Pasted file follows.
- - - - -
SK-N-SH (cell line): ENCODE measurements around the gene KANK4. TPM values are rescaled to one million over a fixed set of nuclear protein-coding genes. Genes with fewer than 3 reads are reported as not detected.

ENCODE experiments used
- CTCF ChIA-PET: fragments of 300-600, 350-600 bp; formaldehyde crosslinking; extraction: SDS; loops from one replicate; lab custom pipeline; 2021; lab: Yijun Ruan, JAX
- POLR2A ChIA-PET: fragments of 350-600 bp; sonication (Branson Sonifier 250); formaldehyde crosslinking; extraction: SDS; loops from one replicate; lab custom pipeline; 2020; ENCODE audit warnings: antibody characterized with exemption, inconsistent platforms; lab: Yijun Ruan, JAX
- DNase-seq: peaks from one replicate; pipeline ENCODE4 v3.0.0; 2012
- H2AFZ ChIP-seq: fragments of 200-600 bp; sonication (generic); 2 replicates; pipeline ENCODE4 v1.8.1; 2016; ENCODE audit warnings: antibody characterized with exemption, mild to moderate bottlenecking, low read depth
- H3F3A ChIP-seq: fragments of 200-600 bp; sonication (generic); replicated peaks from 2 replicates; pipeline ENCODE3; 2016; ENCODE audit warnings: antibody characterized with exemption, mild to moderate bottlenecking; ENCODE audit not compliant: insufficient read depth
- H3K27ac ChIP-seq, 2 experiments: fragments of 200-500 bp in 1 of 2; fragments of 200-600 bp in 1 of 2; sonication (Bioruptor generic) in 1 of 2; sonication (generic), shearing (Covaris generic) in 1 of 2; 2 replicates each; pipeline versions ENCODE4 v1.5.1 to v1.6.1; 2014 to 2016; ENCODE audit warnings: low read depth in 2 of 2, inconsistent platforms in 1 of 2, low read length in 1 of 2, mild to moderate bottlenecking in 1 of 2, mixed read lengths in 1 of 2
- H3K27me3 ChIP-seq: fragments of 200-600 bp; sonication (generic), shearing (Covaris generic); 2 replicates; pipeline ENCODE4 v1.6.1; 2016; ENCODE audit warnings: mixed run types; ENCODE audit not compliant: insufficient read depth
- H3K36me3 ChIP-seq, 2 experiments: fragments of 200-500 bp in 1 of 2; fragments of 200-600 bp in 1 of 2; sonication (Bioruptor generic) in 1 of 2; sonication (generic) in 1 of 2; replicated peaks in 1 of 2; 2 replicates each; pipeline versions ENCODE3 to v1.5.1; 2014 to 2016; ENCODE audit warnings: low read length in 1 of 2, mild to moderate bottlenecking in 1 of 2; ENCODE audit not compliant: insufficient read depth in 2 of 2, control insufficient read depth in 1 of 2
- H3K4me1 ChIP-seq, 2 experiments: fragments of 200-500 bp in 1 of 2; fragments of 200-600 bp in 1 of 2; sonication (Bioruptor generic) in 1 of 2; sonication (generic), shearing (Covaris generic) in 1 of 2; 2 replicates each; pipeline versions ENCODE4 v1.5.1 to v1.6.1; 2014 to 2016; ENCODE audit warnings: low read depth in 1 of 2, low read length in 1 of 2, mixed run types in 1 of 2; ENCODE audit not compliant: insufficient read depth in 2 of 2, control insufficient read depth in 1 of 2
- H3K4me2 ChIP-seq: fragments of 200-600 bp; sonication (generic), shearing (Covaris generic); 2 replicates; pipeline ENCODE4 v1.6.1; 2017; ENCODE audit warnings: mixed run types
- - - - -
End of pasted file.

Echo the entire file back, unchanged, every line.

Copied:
SK-N-SH (cell line): ENCODE measurements around the gene KANK4. TPM values are rescaled to one million over a fixed set of nuclear protein-coding genes. Genes with fewer than 3 reads are reported as not detected.

ENCODE experiments used
- CTCF ChIA-PET: fragments of 300-600, 350-600 bp; formaldehyde crosslinking; extraction: SDS; loops from one replicate; lab custom pipeline; 2021; lab: Yijun Ruan, JAX
- POLR2A ChIA-PET: fragments of 350-600 bp; sonication (Branson Sonifier 250); formaldehyde crosslinking; extraction: SDS; loops from one replicate; lab custom pipeline; 2020; ENCODE audit warnings: antibody characterized with exemption, inconsistent platforms; lab: Yijun Ruan, JAX
- DNase-seq: peaks from one replicate; pipeline ENCODE4 v3.0.0; 2012
- H2AFZ ChIP-seq: fragments of 200-600 bp; sonication (generic); 2 replicates; pipeline ENCODE4 v1.8.1; 2016; ENCODE audit warnings: antibody characterized with exemption, mild to moderate bottlenecking, low read depth
- H3F3A ChIP-seq: fragments of 200-600 bp; sonication (generic); replicated peaks from 2 replicates; pipeline ENCODE3; 2016; ENCODE audit warnings: antibody characterized with exemption, mild to moderate bottlenecking; ENCODE audit not compliant: insufficient read depth
- H3K27ac ChIP-seq, 2 experiments: fragments of 200-500 bp in 1 of 2; fragments of 200-600 bp in 1 of 2; sonication (Bioruptor generic) in 1 of 2; sonication (generic), shearing (Covaris generic) in 1 of 2; 2 replicates each; pipeline versions ENCODE4 v1.5.1 to v1.6.1; 2014 to 2016; ENCODE audit warnings: low read depth in 2 of 2, inconsistent platforms in 1 of 2, low read length in 1 of 2, mild to moderate bottlenecking in 1 of 2, mixed read lengths in 1 of 2
- H3K27me3 ChIP-seq: fragments of 200-600 bp; sonication (generic), shearing (Covaris generic); 2 replicates; pipeline ENCODE4 v1.6.1; 2016; ENCODE audit warnings: mixed run types; ENCODE audit not compliant: insufficient read depth
- H3K36me3 ChIP-seq, 2 experiments: fragments of 200-500 bp in 1 of 2; fragments of 200-600 bp in 1 of 2; sonication (Bioruptor generic) in 1 of 2; sonication (generic) in 1 of 2; replicated peaks in 1 of 2; 2 replicates each; pipeline versions ENCODE3 to v1.5.1; 2014 to 2016; ENCODE audit warnings: low read length in 1 of 2, mild to moderate bottlenecking in 1 of 2; ENCODE audit not compliant: insufficient read depth in 2 of 2, control insufficient read depth in 1 of 2
- H3K4me1 ChIP-seq, 2 experiments: fragments of 200-500 bp in 1 of 2; fragments of 200-600 bp in 1 of 2; sonication (Bioruptor generic) in 1 of 2; sonication (generic), shearing (Covaris generic) in 1 of 2; 2 replicates each; pipeline versions ENCODE4 v1.5.1 to v1.6.1; 2014 to 2016; ENCODE audit warnings: low read depth in 1 of 2, low read length in 1 of 2, mixed run types in 1 of 2; ENCODE audit not compliant: insufficient read depth in 2 of 2, control insufficient read depth in 1 of 2
- H3K4me2 ChIP-seq: fragments of 200-600 bp; sonication (generic), shearing (Covaris generic); 2 replicates; pipeline ENCODE4 v1.6.1; 2017; ENCODE audit warnings: mixed run types